Academic journal article Australian Journal of Social Issues

Partnership and Participation: Contradictions and Tensions in the Social Policy Space

Academic journal article Australian Journal of Social Issues

Partnership and Participation: Contradictions and Tensions in the Social Policy Space

Article excerpt

A discursive approach to the policy space shaping community organisations

The current push to partnerships between government and communities has not come out of an empty space. A range of discursive shifts in market-led economies, emphasising greater transparency, increased accountability and provision of evidence-based services, has shaped policy-making and planning processes in the community sector (OECD, 2001:11). At the same time, government has contracted out services and promoted a complex range of partnerships with non-government organisations. Yet for many community organisations, this emerging policy space is creating contradictions and tensions that increase the complexity of local service systems. We suggest the discourses currently dominating the social policy space are operating as catalysts for this push to partnership and participation.

In this paper our interest is in the social policy space or environment impacting community organisations. We adopt Cass and Brennan's definition of community organisations as 'communities of interest, of identity, of location, dedicated to welfare service provision or advocacy and representation' (2002:260). We undertake a preliminary investigation of the social policy space because policy through its language and meanings is being deployed to transform community organisations. The concept of social policy space places less emphasis on the structures, practices and methods of state institutions and focuses more on how particular discourses and narratives make some things important and others insignificant, how they include some participants and organisations and exclude or marginalise others (Fischer, 2006:25). Thus, the use of the term space signals an approach that 'calls attention to the importance of analysing the underlying and implicit assumptions about social and political relations that organise and constitute spaces for participation' (Fischer, 2006:39n1). We adopt a discursive approach to this social policy space, following Ball who identifies the discursive capability of policy as an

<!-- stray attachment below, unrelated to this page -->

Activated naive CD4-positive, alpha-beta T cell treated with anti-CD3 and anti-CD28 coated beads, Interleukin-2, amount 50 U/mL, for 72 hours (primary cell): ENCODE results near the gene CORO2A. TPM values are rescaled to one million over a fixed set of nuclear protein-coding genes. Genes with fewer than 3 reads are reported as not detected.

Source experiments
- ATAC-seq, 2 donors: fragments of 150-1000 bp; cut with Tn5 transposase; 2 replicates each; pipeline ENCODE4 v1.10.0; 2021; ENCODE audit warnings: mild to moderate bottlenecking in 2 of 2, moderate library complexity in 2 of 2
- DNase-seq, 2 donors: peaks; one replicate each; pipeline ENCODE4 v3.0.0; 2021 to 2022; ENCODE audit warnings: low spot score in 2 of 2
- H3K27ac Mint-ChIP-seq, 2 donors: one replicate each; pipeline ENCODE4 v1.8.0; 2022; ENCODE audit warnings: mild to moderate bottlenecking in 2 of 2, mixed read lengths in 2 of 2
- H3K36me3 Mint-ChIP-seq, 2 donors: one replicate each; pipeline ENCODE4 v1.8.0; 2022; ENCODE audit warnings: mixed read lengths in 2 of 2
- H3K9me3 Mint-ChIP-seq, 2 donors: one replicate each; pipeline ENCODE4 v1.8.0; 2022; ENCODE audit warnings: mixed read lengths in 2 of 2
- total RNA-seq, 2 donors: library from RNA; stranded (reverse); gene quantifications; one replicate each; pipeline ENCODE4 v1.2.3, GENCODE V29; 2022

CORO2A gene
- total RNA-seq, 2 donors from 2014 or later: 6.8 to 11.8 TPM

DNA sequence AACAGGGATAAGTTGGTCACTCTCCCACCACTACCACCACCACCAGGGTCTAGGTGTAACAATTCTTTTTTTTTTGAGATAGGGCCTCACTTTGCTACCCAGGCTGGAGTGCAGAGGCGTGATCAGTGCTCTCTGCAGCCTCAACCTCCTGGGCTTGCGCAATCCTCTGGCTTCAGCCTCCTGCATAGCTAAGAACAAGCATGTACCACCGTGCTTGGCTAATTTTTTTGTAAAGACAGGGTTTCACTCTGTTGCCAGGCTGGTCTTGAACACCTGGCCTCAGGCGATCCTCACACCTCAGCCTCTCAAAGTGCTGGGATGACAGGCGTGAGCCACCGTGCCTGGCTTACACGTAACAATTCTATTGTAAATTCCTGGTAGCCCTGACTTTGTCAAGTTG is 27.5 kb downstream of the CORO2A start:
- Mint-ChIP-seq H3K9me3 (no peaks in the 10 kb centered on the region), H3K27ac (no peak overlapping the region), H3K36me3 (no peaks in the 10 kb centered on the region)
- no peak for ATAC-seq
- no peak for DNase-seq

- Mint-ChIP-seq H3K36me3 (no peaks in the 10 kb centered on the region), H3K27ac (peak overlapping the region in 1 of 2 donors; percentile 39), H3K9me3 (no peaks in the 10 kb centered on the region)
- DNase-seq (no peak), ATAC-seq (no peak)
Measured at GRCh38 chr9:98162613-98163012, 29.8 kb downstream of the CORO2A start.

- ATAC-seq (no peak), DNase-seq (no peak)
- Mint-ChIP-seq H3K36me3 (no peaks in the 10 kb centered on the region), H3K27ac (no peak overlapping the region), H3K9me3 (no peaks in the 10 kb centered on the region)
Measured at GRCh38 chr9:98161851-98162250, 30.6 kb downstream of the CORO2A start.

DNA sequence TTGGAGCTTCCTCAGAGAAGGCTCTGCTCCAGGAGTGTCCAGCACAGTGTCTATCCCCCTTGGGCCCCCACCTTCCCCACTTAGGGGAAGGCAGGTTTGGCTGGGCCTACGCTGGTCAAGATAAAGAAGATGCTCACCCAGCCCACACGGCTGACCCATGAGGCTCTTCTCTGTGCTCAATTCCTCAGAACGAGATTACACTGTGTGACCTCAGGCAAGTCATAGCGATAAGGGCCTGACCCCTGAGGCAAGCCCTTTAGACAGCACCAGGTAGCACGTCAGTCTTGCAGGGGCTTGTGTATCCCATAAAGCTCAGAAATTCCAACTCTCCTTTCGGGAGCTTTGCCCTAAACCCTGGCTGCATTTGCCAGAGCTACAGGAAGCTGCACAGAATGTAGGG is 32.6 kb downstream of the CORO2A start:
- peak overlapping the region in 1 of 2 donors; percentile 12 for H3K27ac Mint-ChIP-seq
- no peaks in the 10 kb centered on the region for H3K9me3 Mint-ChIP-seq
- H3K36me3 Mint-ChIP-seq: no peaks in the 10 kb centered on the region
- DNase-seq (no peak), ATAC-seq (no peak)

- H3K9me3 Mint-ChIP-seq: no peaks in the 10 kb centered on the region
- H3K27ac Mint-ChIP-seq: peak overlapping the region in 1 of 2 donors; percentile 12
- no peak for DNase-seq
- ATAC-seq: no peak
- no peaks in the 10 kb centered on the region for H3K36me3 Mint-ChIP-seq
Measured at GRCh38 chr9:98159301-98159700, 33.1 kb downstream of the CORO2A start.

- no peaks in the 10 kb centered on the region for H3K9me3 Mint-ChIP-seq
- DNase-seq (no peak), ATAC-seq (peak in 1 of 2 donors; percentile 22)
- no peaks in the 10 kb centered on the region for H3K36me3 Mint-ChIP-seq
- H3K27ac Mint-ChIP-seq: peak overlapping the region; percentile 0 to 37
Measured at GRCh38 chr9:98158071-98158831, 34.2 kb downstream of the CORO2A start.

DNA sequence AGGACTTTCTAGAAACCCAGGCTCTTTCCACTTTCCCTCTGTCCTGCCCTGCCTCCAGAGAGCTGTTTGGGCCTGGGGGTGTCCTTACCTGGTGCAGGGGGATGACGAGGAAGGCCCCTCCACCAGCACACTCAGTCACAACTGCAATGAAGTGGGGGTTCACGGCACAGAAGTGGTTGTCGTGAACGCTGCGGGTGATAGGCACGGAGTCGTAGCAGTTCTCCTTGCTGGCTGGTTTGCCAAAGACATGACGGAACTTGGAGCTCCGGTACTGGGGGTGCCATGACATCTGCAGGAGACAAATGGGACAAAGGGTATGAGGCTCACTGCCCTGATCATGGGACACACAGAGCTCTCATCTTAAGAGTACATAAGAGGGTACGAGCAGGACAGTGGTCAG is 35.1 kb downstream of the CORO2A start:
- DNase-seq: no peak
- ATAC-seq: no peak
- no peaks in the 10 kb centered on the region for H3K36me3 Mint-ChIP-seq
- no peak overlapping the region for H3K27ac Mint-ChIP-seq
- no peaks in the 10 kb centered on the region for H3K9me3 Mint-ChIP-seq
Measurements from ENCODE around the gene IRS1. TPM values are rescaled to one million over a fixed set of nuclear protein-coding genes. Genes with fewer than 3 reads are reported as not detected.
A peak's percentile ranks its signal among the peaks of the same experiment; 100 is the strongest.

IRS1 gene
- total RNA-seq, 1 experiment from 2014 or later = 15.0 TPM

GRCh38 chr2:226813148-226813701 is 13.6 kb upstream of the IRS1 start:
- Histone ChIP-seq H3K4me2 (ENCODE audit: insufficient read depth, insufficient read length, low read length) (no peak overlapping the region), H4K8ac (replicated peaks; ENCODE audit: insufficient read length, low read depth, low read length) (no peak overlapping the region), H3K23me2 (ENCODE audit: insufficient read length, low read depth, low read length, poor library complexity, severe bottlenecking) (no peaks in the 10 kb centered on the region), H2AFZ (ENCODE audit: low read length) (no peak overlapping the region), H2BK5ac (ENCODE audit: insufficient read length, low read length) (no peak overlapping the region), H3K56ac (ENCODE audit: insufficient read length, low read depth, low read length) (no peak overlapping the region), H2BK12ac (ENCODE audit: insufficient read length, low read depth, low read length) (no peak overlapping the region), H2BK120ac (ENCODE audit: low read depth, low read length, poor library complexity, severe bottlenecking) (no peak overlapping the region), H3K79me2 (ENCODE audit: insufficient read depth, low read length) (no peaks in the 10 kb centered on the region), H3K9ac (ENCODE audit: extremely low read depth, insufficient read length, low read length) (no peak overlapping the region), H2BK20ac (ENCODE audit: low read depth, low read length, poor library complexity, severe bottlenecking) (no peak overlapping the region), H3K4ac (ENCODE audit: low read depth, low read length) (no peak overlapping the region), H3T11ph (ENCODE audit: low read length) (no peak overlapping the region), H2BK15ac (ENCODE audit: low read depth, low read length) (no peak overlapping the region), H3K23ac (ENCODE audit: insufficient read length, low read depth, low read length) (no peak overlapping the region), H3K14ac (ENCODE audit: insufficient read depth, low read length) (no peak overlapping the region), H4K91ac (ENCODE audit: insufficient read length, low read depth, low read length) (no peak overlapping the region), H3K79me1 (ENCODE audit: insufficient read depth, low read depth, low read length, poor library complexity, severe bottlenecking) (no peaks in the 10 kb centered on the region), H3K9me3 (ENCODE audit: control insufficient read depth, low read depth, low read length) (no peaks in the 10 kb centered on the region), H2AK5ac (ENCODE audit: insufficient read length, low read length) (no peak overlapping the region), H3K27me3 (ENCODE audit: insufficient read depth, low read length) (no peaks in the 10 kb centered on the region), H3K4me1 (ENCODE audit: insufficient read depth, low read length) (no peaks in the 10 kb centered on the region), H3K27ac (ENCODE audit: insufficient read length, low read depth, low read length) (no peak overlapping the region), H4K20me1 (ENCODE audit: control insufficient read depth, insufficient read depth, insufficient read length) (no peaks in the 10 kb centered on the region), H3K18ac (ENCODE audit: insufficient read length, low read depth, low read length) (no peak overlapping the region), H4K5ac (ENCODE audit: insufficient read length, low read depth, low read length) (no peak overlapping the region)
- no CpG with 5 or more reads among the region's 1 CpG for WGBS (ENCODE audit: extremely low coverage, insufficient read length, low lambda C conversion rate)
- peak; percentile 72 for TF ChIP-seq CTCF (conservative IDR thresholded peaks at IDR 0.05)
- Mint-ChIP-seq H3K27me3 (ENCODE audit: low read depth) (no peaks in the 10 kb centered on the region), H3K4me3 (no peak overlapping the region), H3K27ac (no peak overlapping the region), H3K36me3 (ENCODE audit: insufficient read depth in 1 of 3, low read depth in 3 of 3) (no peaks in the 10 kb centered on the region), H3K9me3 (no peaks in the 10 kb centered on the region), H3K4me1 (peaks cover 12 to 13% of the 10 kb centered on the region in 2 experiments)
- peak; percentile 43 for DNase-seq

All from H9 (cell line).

'.... economy of power' a set of technologies and practices which
   are realised and struggled over in local settings. Policy is both
   text and action, words and deeds, it is what is enacted as well as
   what is intended ... Policies are always incomplete insofar as they
   relate to or map on to the 'wild profusion' of local practice.
   Policies are crude and simple. Practice is sophisticated,
   contingent, complex and unstable. Policy as practice is created in
   a trialectic of dominance, resistance and chaos/freedom (Ball,
   1994:10-11).

In accordance with the idea of policy as discourse (Ball, 1994; Hajer & Wagenaar, 2003), we explore policy interventions as technologies used to mediate the meanings of discourses. According to Foucault, a discourse is a historically-situated set of thoughts, expressions and practices (1985). Discourse is not merely a synonym for language. It both enables and restrains what can and cannot be said (Barad, 2007). Levitas explains discourses are sets of interrelated concepts acting together as a matrix through which we understand the world. A discourse structures our understanding and 'governs the paths of action which appear to be open to us' (Levitas, 2005:3). Thus, we emphasise the power of discourse in constituting and shaping social reality (Fairclough, 1992, 1995; Foucault, 1977, 1984).

Within the community sector, this social policy space is discursive in that its language is not neutral. Rather, policy discourse shapes what is understood as normative and problematic; how, when and by whom particular issues are discussed or silenced; what interventions are promoted or restrained; what will be changed or continued. Language thereby provides 'a mechanism for rendering reality amenable to certain kinds of action' (Miller & Rose, 1993:81).

The deployment of policy is therefore important in structuring the activity of community organisations and catalysing new representations of the contemporary community organisation. …

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